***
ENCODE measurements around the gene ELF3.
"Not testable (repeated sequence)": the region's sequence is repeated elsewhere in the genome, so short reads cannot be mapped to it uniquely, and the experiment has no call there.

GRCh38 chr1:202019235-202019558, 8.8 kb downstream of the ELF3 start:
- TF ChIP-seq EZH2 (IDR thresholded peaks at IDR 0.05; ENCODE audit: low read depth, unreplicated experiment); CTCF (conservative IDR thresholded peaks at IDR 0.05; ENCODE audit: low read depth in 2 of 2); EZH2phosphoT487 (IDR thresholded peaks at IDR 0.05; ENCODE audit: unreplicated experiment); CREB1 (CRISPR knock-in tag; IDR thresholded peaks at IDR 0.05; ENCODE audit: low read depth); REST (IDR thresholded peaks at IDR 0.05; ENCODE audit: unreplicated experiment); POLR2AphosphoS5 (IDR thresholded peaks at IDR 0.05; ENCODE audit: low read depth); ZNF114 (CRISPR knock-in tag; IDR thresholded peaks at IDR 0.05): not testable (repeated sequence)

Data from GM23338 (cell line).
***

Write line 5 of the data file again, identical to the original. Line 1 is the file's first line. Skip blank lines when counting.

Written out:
Data from GM23338 (cell line).